The Richmond sexual health story 2020

You can read the Executive Summary below, and the full report is available in PDF format: Richmond Sexual Health Story 2020 (PDF)

Executive Summary

The Richmond Sexual Health Story is a report of the sexual health services delivered in general practice GP surgeries and pharmacies in Richmond. The story aims to examine service demand and provision during 2018-19 and act as a resource for commissioners to manage sexual health programmes and inform procurement of services in primary care for   2020 and beyond.

Chapter one outlines the changing national and local level health and social care landscape that has been taking place over the last seven years. This includes the transition of some  sexual health commissioning functions into local authorities, the mobilisation of a new integrated sexual health service and more recently the introduction of the NHS Long-Term Plan. Despite this changing context, Richmond Council has continued to provide high quality, outcomes-based, accessible and sustainable sexual health services for residents.

Chapter two considers the methodology used and details the services that are delivered across primary care. In Richmond there are 20 GP surgeries and 5 pharmacies contracted by the local authority to deliver sexual health services for residents. GP surgeries deliver Chlamydia screening and long acting reversible contraception (LARC), which includes coils and implants. Pharmacies deliver Chlamydia screening and treatment and oral emergency contraception (Oral-EC).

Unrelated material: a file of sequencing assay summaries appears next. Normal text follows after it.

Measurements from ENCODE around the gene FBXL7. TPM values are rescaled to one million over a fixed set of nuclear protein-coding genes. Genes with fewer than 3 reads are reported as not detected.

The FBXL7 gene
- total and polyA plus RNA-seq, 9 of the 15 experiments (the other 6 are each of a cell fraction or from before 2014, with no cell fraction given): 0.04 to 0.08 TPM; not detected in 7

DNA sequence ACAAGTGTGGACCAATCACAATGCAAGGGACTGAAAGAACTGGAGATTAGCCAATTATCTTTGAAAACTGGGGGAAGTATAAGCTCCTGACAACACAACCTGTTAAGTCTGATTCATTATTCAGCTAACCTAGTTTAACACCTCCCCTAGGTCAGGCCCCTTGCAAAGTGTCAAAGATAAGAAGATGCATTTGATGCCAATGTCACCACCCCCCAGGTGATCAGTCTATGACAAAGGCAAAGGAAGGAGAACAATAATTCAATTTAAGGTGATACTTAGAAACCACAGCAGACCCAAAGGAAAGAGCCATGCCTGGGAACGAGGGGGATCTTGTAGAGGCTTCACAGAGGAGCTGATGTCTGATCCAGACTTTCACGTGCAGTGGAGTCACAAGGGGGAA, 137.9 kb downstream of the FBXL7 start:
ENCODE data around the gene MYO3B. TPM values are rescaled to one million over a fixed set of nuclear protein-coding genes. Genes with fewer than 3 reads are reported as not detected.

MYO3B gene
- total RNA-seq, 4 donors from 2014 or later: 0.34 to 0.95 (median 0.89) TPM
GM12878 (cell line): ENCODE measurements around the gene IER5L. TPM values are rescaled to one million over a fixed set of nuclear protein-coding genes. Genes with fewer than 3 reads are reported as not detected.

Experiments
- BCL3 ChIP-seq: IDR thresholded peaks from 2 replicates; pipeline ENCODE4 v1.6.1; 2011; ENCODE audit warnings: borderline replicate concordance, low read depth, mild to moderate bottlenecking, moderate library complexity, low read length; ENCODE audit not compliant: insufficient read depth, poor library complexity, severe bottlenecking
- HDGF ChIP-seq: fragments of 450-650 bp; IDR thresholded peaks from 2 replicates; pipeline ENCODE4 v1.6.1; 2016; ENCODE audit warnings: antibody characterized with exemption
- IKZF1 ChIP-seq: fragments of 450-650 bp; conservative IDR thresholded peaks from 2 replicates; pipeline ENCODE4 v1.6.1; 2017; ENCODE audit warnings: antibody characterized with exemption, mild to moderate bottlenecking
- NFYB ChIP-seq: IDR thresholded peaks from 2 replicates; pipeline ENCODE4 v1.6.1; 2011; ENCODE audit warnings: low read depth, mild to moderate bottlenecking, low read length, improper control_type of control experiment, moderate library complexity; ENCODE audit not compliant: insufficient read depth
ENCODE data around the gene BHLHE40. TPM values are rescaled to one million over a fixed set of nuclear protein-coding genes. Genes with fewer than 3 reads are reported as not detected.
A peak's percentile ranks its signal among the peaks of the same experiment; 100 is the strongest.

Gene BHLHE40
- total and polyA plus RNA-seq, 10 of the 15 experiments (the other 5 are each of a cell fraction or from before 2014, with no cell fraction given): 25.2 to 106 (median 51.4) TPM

Chapter three sets out the findings and outcomes. Richmond is similar to London and better than England for the percentage of population screened for Chlamydia, but the detection rate (the measure of Chlamydia control activity in England (DR), is lower than both. The proportion of under 18s conceptions leading to abortion in Richmond is lower than London but higher than England and for under 25s repeat abortions, Richmond is doing better than London and England. Total prescribed LARC (excluding injections) is increasing and Richmond is higher than London but lower than England.

Service Snapshot Cards, which summarise the key findings and outcomes for each service are provided. These show that during 2018-19 there were a total of 2,189 sexual health interventions delivered in a primary care setting. This includes 1,769 LARC administered by GP surgeries. In pharmacies, there were 305 presentations for Oral-EC and 13 young people who tested positive for Chlamydia through the National Chlamydia Screening Programme (NCSP) were referred to a pharmacy for Chlamydia treatment. Across both settings in primary care, 108 young people were screened for Chlamydia with 11 positive cases identified – a positivity rate of 10%.